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China-Made Zhaoxin CPU Hits Retail Market

KaiXian KX-U6780A (Image credit: 二斤自制/YouTube)

Zhaoxin, based in Shanghai, has its domestically produced KX-6000-series processors ready for prime time. The x86 chips are already listed on Chinese e-commerce website Taobao and are scheduled to launch as soon as March of this year.

The KaiXian KX-U6780A is based on the LuJiaZui microarchitecture. It's rated with a 70W TDP (thermal design power) and sports eight cores and eight threads clocked at 2.7 GHz. The processor has 8MB of L2 cache but lacks L3 cache. TSMC produces the KX-U6780A for Zhaoxin with the foundry's 16nm process node.

Like your typical mainstream processor, the KX-U6780A has a dual-channel memory controller. The chip supports DirectX 11 graphics, modern interfaces, such as M.2, PCIe 3.0, SATA and USB 3.1, and instruction sets including SSE 4.2 and AVX.

The KX-U6780A comes wrapped in BGA packaging, but, thankfully, Shenzhen Cjoyin Electronics has developed the C1888 mini-ITX motherboard for the eight-core processor. 

KaiXian KX-U6780A + C1888 Combo

Chinese YouTube channel 二斤自制 got its hands on the KX-U6780A and C1888 combo. The C1888 in the video is an engineering sample, so the final specifications will differ a bit.

The C1888 motherboard currently features an old-school green PCB, but will also be available in white after its official release. Additionally, the manufacturer plans to add a power button and standardize the motherboard holes for mainstream CPU coolers.

The C1888 features two DDR4 SO-DIMMs that support DDR4-3200 RAM. It also provides an mSATA and SATA port for storage. 

Motherboard-maker Shenzhen Cjoyin claims that the C1888 supports the NVMe protocol and that it will add an M.2 slot to the finished product to accommodate high-speed SSDs.

C1888 Motherboard

C1888 motherboard (Image credit: Shenzhen Cjoyin Electronics)

The C1888 comes with an Embedded DisplayPort (eDP) and two COM interfaces. There's also a slot for a PCIe wireless network card. Similar to other mini-ITX motherboards, the C1888 only has one PCIe 3.0 expansion slot. Unfortunately, it's wired to operate at x8.

Connectivity options on the C1888 include one front USB 2.0 header, one HDMI port, one VGA port, two USB 2.0 ports, two USB 3.0 ports, two Gigabit Ethernet ports and three 3.5mm audio jacks.

According to the video, the KX-U6780A and C1888's maximum power consumption amounts to 90W. The motherboard draws power through a DC power connector and 4-pin power connector. However, the final product will drop the 4-pin power connector in favor of the standard 24-pin. The motherboard will retain the DC power connector for the convenience of small form factor (SFF) users.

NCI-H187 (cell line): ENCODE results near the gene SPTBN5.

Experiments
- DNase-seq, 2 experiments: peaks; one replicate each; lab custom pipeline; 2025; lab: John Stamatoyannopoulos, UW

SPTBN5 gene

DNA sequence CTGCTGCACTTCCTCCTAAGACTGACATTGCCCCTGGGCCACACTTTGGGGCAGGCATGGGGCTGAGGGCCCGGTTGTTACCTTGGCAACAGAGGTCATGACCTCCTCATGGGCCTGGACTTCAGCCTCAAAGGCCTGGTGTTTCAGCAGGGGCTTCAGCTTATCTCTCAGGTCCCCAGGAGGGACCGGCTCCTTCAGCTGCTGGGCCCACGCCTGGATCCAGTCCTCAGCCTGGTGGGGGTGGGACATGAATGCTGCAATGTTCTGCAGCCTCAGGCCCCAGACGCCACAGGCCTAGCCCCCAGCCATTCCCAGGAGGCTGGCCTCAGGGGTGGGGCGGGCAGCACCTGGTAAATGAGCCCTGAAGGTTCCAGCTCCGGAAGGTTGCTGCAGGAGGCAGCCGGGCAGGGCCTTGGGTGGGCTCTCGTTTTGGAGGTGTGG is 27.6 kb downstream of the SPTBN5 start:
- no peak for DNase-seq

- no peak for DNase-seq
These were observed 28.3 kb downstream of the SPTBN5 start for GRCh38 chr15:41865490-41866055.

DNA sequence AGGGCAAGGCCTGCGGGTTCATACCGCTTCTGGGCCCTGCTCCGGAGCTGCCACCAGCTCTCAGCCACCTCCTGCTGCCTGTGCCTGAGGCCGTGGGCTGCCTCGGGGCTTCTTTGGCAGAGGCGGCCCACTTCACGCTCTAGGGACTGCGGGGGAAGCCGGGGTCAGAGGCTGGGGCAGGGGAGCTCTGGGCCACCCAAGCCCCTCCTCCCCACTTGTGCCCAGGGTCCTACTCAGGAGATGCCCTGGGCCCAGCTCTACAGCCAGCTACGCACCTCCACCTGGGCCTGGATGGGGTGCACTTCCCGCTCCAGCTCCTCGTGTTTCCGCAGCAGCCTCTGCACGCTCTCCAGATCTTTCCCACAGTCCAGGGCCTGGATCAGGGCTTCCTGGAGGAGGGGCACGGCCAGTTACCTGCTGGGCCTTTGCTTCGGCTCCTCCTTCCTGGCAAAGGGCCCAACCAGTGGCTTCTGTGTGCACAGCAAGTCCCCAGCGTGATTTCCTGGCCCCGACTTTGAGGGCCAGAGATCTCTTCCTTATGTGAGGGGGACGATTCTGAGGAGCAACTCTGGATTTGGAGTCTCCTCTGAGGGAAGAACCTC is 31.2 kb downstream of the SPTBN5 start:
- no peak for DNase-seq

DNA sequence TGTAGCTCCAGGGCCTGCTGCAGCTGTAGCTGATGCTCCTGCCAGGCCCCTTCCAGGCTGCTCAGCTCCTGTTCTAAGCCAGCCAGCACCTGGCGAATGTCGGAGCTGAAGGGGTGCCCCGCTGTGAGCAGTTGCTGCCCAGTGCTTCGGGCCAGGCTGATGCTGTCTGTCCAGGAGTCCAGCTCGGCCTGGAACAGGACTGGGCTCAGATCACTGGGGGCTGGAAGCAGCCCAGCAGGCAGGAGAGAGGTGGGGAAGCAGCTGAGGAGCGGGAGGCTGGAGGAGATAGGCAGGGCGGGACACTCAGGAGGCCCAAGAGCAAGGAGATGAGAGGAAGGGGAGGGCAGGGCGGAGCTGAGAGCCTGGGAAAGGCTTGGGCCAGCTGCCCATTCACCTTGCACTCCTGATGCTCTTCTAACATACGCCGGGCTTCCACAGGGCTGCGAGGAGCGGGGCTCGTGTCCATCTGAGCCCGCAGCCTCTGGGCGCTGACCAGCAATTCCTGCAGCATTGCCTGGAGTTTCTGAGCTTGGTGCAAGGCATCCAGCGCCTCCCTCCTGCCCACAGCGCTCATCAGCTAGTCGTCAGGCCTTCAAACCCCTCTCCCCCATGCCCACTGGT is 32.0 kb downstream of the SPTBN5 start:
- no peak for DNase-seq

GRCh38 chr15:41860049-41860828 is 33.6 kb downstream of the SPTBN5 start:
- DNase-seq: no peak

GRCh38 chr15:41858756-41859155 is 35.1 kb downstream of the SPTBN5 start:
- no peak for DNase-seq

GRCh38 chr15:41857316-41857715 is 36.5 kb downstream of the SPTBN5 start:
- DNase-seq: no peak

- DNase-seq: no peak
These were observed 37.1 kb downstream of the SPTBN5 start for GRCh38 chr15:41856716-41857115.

KaiXian KX-U6780A Benchmarks

In order to measure the progress of China's domestic processors, the KX-U6780A is pitched against the previous KX-C4580. As a recap, the KX-U6780A has eight cores and eight threads running at 2.7 GHz, while the KX-C4580 only has four cores and four threads at 1.83 GHz.

Thanks to its four additional cores and higher clock speeds, the KX-U6780A showed some big performance improvements over the KX-C4580. In the multi-thread benchmarks, the eight-core chip outperformed the quad-core part by over 200%. In terms of single-core improvement, the KX-U6780A is up to 171% faster.

KX-C4580KX-U6780ADifference
Cinebench R20228845270%
CPU-Z Single Thread63.1171171%
CPU-Z Multi Thread445.61395.8213%
Fritz Chess Benchmark29339919238%

Based on these results, the KX-U6780A should be slower than an Intel Core i5-7600K. Intel's quad-core chip delivers up to 180% and 32% higher performance than the KX-U6780A on the single-and multi-thread tests with the CPU-Z benchmark, respectively.

The current generation of Zhaoxin chips are still admittedly behind the likes of Intel and AMD. Nevertheless, the Chinese chipmaker has ambitious plans to catch up to its rivals by 2021.

The tech YouTube channel also paired the KX-U6780A with an aftermarket RTX 2060 Super graphics card for a couple of gaming tests.

It should be emphasized that the test system is running on an engineering sample of the C1888 motherboard. As a result, the processor and graphics card usage are somewhat low because the motherboard limits the power of the PCIe 3.0 slot. The manufacturer will remove the restriction for the final product so that the graphics card will have more room to maximize its potential.

In any case, the results showed the KX-U6780A working with the RTX 2060 Super capable of maintaining 60 frames per second (fps) and above in the games tested. However, we would love to see how the couple holds up in the more processor-intensive games.

KX-C4580KX-U6780A
Chinese Parents?60 fps
Risk of Rain 2?60 fps